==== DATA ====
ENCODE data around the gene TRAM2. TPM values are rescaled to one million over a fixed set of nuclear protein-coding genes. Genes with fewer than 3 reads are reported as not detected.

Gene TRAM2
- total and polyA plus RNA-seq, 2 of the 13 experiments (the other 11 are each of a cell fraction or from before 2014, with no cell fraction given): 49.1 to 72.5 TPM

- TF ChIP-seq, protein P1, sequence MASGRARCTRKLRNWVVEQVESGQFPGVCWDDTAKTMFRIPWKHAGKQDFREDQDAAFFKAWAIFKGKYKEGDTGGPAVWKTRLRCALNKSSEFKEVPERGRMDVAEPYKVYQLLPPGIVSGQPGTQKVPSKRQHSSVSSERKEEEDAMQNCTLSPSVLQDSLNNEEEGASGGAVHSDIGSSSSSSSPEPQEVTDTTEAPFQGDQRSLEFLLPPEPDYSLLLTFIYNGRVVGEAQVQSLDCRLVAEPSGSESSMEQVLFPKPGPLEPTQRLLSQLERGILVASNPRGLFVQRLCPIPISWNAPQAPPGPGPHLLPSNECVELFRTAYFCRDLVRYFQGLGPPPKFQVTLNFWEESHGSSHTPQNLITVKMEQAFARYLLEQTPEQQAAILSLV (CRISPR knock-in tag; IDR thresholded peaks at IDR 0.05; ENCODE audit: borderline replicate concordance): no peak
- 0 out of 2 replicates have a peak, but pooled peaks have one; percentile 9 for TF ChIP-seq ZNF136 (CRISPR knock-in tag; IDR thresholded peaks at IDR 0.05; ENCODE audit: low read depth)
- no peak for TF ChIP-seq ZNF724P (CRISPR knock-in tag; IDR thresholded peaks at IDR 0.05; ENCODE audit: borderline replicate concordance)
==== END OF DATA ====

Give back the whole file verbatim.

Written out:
ENCODE data around the gene TRAM2. TPM values are rescaled to one million over a fixed set of nuclear protein-coding genes. Genes with fewer than 3 reads are reported as not detected.

Gene TRAM2
- total and polyA plus RNA-seq, 2 of the 13 experiments (the other 11 are each of a cell fraction or from before 2014, with no cell fraction given): 49.1 to 72.5 TPM

- TF ChIP-seq, protein P1, sequence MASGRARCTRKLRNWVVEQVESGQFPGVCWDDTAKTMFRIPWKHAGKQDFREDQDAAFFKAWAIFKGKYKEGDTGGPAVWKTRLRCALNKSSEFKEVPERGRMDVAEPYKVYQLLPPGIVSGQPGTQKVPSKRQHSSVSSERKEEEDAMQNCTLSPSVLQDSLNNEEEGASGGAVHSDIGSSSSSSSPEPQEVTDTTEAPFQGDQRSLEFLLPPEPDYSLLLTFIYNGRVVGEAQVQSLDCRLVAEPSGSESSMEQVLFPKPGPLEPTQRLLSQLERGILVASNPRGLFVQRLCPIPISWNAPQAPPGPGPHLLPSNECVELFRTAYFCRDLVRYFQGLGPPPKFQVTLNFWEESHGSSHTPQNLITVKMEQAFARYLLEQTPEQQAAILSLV (CRISPR knock-in tag; IDR thresholded peaks at IDR 0.05; ENCODE audit: borderline replicate concordance): no peak
- 0 out of 2 replicates have a peak, but pooled peaks have one; percentile 9 for TF ChIP-seq ZNF136 (CRISPR knock-in tag; IDR thresholded peaks at IDR 0.05; ENCODE audit: low read depth)
- no peak for TF ChIP-seq ZNF724P (CRISPR knock-in tag; IDR thresholded peaks at IDR 0.05; ENCODE audit: borderline replicate concordance)